The cool water ran down his chest and back, sending a ripple of pleasure through his taut five-foot-nine-inch frame. The images of violence and terror from his dreams had already begun to recede.
Mickey Featherstone was ready to face the day.
Hours later, two United States marshals met Featherstone at his cell. Now dressed in a conservative light-brown suit, his hair newly trimmed and groomed, he submitted to a brief security check. Then the marshals led him down a long corridor which served as a passageway from New York City’s Metropolitan Correctional Center (MCC), where he was incarcerated, to an adjacent building—the federal courthouse at Foley Square in lower Manhattan. Inside the courthouse, they took him to a sparsely furnished room with a large mahogany conference table, where he sat quietly until a breakfast of eggs, toast and coffee arrived. Featherstone tried to eat, but even this bland combination of tastes was too unsettling to his stomach. He pushed the food aside.
As a soldier stationed along the Mekong Delta during the war, then as a gangster and convicted killer back home in New York City, and finally as an inmate at Attica State Prison, Sing Sing, Rikers Island, and a half-dozen other federal and state penitentiaries, Featherstone had tried to eliminate fear from his emotional makeup. Too many times in his life he’d seen otherwise competent people paralyzed by fear at the moment of decision, usually resulting in the person’s getting beaten, busted or something much worse. He’d learned over the years to submerge his own fears. The only place they had free rein was in his dreams.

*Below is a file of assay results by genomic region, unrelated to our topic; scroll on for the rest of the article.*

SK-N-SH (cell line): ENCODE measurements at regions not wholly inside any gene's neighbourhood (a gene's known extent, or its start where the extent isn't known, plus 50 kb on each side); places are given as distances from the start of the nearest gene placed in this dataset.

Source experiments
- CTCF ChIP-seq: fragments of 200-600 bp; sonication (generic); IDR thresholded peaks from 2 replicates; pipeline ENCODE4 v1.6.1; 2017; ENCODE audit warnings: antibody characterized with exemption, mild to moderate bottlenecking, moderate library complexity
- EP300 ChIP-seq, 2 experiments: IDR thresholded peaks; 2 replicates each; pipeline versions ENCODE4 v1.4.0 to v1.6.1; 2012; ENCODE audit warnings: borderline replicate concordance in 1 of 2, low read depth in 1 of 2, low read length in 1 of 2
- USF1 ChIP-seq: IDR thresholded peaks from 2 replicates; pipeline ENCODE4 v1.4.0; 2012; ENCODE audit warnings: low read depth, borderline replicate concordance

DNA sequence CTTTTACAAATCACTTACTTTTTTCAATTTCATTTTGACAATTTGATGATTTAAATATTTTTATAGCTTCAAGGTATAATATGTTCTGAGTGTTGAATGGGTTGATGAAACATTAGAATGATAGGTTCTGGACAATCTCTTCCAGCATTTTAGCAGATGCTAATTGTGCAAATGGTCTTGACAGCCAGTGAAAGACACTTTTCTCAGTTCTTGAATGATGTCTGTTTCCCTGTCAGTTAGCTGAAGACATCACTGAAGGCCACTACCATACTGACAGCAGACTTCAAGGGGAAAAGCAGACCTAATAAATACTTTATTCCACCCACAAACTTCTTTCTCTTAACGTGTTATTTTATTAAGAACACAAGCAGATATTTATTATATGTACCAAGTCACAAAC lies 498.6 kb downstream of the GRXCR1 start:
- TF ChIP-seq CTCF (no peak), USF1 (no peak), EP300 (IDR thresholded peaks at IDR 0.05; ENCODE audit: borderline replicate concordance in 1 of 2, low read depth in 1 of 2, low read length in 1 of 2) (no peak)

But now, in this room on this morning in November of 1987, Featherstone’s hand shook as he tried to drink his coffee. He was scared, no doubt about it. For in just a few short minutes he would be taken to Room 506 of U.S. District Court. There he would do something he’d always promised himself would never happen—he’d willingly take the stand to testify against his own people. To the court, the press, and the city-at-large, these people were known as the Westies, a gang of racketeers who had risen from the streets of Manhattan to the highest levels of organized crime. To Featherstone, they were the people he knew best, many of them close friends since childhood.
Mary Lee Warren, an assistant U.S. attorney for the Southern District of New York, entered the room to begin preparing Featherstone for the day’s testimony. He heard her voice and the familiar litany of crimes they’d be covering, but the words had no impact. So many hours, days and months had been spent relating the details of his past to cops, lawyers and representatives of the federal government that they no longer felt like his memories. At times, it seemed to Featherstone like his entire past was now the property of the U.S. Attorney’s office.